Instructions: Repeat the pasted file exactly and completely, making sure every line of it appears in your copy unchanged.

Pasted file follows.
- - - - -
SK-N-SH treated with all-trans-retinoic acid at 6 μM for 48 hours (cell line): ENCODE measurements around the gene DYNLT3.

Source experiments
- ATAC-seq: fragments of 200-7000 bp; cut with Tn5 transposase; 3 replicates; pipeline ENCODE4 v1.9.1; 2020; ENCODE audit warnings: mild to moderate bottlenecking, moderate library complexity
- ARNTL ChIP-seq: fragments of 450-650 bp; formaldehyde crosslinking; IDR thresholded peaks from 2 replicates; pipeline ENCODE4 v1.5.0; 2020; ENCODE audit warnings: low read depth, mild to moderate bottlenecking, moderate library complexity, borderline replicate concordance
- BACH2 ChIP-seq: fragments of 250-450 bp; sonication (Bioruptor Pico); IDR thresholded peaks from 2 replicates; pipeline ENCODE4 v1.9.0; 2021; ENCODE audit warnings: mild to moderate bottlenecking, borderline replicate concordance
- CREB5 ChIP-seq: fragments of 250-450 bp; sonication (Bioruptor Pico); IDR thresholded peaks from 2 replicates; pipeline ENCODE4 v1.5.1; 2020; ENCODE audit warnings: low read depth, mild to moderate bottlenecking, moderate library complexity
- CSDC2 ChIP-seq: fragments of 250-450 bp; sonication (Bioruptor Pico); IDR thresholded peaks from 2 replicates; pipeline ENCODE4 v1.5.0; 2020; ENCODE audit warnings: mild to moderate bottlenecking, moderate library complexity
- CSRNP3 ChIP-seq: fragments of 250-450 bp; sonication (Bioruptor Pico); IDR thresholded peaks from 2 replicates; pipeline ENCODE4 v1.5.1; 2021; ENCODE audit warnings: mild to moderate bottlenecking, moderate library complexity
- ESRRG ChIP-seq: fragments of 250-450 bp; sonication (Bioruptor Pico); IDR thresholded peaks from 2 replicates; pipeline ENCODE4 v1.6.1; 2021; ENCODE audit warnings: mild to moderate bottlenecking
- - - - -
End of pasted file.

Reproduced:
SK-N-SH treated with all-trans-retinoic acid at 6 μM for 48 hours (cell line): ENCODE measurements around the gene DYNLT3.

Source experiments
- ATAC-seq: fragments of 200-7000 bp; cut with Tn5 transposase; 3 replicates; pipeline ENCODE4 v1.9.1; 2020; ENCODE audit warnings: mild to moderate bottlenecking, moderate library complexity
- ARNTL ChIP-seq: fragments of 450-650 bp; formaldehyde crosslinking; IDR thresholded peaks from 2 replicates; pipeline ENCODE4 v1.5.0; 2020; ENCODE audit warnings: low read depth, mild to moderate bottlenecking, moderate library complexity, borderline replicate concordance
- BACH2 ChIP-seq: fragments of 250-450 bp; sonication (Bioruptor Pico); IDR thresholded peaks from 2 replicates; pipeline ENCODE4 v1.9.0; 2021; ENCODE audit warnings: mild to moderate bottlenecking, borderline replicate concordance
- CREB5 ChIP-seq: fragments of 250-450 bp; sonication (Bioruptor Pico); IDR thresholded peaks from 2 replicates; pipeline ENCODE4 v1.5.1; 2020; ENCODE audit warnings: low read depth, mild to moderate bottlenecking, moderate library complexity
- CSDC2 ChIP-seq: fragments of 250-450 bp; sonication (Bioruptor Pico); IDR thresholded peaks from 2 replicates; pipeline ENCODE4 v1.5.0; 2020; ENCODE audit warnings: mild to moderate bottlenecking, moderate library complexity
- CSRNP3 ChIP-seq: fragments of 250-450 bp; sonication (Bioruptor Pico); IDR thresholded peaks from 2 replicates; pipeline ENCODE4 v1.5.1; 2021; ENCODE audit warnings: mild to moderate bottlenecking, moderate library complexity
- ESRRG ChIP-seq: fragments of 250-450 bp; sonication (Bioruptor Pico); IDR thresholded peaks from 2 replicates; pipeline ENCODE4 v1.6.1; 2021; ENCODE audit warnings: mild to moderate bottlenecking